It is another season of the year when supply of mangoes is high leading to glut.
From Makueni to Siaya, mangoes are going for a song as traders and farmers try to avoid losses.
In Siaya County, traders along the Akala-Ndori highway are selling piles of juicy mangoes at Sh1 each.
Not far from the main road at the heart of Siaya Town, two young women are cashing in on the glut, buying the mangoes cheaply and making juice and wine out of them in a venture that shows how small steps in value addition can alleviate farmers’ problems.
Maureen Achieng and Dorothy Owinga are the brains behind the mini-fruit processor that makes mango juice and yellow wine.
They call their agribusiness Sparrow Processors, which they started three years ago.
Theirs is a story of college students eager to find an income-generating activity to improve their lives as they alleviate farmers’ post-harvest losses.
“During our industrial attachment in 2016 at Siaya Agricultural Training Centre, we saw the problems mango farmers went through when there was glut. We, therefore, decided to make juice using the plenty of local mangoes,” recounts Achieng, who holds a Bachelor’s degree in Agricultural Enterprise Development from Pwani University.
They started five of them by raising Sh200 each to buy the raw materials — 50kg of mangoes — at Ting’ Wang’i Market.
“We had already been trained on the value addition bit at the agricultural centre. The mangoes are juicy, therefore, we realised we did not have to process with sugar or any additives. The machines at the centre were available at our disposal,” she recalls.
NOTHING GOES TO WASTE
The students would make 10 to 20 litres of juice a day and hawk at Sh20 a cup within Siaya Town and plough back the profits into the business.
“I joined the students when they approached the county government for financial support. I saw it was a brilliant idea, and not just a venture to make pocket money but something that can grow into a big industry. Four of the students moved on,” says Owinga, a former Miss Tourism Siaya County.
Today, Sparrow Processors buys 250kg of mangoes from farmers in Alego-Usonga, Ting’ Wang’i and Ndori markets every day.
“We have two boda boda riders who ferry the mangoes for us to the processing hub at the agricultural training centre. We have employed three women who sort the fruits and clean them in readiness for processing,” explains Owinga, 27.
Once the mangoes are cleaned, the seeds and the flesh are separated and the pulp is then put inside a juice extractor.
Once ready, the product is pasteurised for up to 80 degrees Celcius for 15 minutes before it is cooled and stored in the refrigerator. Out of the 250kg of mangoes, they get 100 litres of pulp.
“We pasteurise the juice to kill any pathogens. The beauty with the local mangoes is that they maintain the pale yellow colour for up to eight months even after refrigeration. Other mango varieties become darker in a few months,” explains Owinga.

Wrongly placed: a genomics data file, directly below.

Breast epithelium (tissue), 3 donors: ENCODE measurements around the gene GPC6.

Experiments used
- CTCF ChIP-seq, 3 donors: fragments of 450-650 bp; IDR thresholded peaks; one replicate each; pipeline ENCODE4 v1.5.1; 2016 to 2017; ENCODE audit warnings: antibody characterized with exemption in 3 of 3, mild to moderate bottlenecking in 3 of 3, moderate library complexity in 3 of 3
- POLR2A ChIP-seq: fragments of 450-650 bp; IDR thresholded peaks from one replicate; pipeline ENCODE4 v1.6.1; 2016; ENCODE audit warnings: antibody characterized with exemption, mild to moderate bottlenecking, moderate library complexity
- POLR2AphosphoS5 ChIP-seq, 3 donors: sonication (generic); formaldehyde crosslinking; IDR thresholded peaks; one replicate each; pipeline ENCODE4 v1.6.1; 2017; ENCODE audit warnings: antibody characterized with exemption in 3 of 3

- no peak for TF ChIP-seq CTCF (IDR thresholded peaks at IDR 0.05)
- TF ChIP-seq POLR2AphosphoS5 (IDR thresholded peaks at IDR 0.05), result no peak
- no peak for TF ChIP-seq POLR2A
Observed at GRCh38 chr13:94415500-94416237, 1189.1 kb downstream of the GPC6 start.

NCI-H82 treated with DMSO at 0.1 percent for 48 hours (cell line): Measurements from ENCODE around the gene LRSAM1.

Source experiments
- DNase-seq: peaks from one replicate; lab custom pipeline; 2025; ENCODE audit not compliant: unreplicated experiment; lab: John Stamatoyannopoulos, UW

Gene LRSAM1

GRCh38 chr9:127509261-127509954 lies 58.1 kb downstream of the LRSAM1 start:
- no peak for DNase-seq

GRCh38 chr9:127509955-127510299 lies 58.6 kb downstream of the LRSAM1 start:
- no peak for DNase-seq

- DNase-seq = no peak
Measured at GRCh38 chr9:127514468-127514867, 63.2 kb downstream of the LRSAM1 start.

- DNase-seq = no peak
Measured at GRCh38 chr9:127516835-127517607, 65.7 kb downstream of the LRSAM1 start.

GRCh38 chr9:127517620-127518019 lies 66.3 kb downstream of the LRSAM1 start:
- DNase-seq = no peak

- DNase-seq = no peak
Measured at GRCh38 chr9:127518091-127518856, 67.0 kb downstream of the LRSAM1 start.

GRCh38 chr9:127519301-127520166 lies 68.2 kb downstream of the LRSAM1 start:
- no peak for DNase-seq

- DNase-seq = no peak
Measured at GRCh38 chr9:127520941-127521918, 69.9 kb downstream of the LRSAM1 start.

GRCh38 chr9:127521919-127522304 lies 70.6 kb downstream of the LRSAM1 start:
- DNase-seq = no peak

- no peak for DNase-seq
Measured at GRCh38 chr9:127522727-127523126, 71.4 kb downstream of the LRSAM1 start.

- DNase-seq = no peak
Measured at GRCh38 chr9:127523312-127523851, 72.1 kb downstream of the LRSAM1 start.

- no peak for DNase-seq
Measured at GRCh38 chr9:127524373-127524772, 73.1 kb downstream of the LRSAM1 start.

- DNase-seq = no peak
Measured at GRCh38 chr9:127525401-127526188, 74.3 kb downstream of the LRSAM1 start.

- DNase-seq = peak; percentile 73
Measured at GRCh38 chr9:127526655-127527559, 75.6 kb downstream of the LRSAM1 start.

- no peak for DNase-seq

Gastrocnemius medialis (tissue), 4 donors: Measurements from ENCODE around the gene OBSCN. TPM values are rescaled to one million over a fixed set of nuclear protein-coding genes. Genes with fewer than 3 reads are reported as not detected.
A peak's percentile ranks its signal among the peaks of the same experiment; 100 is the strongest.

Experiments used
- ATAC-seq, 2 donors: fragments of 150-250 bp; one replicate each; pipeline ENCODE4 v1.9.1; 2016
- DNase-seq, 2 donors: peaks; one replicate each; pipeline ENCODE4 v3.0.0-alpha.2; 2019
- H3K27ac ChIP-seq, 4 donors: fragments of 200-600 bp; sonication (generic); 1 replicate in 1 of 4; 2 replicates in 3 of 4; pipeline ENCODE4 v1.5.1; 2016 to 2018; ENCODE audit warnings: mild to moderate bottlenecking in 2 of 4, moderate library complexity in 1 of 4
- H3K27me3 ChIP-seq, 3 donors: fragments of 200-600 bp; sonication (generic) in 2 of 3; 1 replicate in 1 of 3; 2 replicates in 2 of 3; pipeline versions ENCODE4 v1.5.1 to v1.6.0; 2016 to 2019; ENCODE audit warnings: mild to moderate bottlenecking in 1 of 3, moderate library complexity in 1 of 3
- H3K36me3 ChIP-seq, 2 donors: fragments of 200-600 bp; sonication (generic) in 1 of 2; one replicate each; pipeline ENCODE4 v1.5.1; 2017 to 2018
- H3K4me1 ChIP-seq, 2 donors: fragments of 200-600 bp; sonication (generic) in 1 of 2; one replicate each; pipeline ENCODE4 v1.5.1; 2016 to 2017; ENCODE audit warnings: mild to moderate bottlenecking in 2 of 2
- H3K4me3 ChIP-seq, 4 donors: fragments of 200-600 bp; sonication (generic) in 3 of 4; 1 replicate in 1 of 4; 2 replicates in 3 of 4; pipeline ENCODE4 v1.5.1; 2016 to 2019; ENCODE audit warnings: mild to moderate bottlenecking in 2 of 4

They sell the juice in five-litre, 500ml and 300ml Sparrow branded packs, with each going for Sh800, Sh60 and Sh50 respectively in Siaya Town, including in offices.
Nothing goes to waste. The duo uses mango peels as the main ingredient when making the yellow wine.
They take fresh mango peels and some juice to make wine must. The wine must is then boiled and cooled to begin the fermentation process.
“We add brewer’s yeast to the wine must, which we store in jerricans at room temperature. We then leave it there for three months before we decant. The whole process takes about eight months before the wine finally matures,” says Achieng, 25.
Once the wine is ready, it is packed in 750ml bottles that retail at Sh1,000.
PROPER COLD ROOM STORAGE
In a month, Sparrow Processors makes an average of Sh100,000 sales from mango juice.
“Our wine is unique and one of a kind in the market. We are working with an officer who is a specialist for quality controls and assurance in agro-processing,” says Achieng.
The enterprise is in the process of acquiring Kenya Bureau of Standards certification for the mango juice and wine so that they can start to supply in supermarkets.
Fred Juma, the project manager at Siaya Agricultural Training Centre, says the business has created jobs for youth and women as well as farmers.
“We want the youth to engage in such businesses so that they can alleviate the suffering of mango farmers, a majority who are old and would not be keen to add value to the fruit,” says Juma.
As the business grows, they have to grapple with inadequate space for expansion and lack of proper machinery.
“Due to the limited space and lack of machines, we are restricted on the quantity of production in a day. That means we need to invest in a proper cold room to store our products,” says Owinga.
Prof Mathews Dida, a lecturer at Maseno University’s Department of Agriculture, says entrepreneurs must consider where they will get constant raw materials and market before venturing in processing business.
“Since they process wine and juices, they need to enrol in a business incubation programme. This will help them develop quality products at the same time link them with potential investors to scale their business,” says Prof Dida.
He advises the entrepreneurs to study the market needs especially when it comes to wine production.
Mangoes are an important crop
Mangoes are the second most important fruits in the country, contributing to 21 per cent of the total value of fruits produced.
Owing to wide adaptation to diverse agro-ecological conditions, mangoes are produced in several counties.
The Horticultural Crops Directorate (HCD) lists the top 10 mango producing counties by value as Makueni (30 per cent), Machakos (23 per cent), Kilifi (16 per cent), Kwale (8 per cent), Meru (4.5 per cent), Embu (2.8 per cent), Bungoma (2.1 per cent), Tana River (1.8 per cent), Elgeyo Marakwet (1.1 per cent) and Murang’a (1.1 per cent).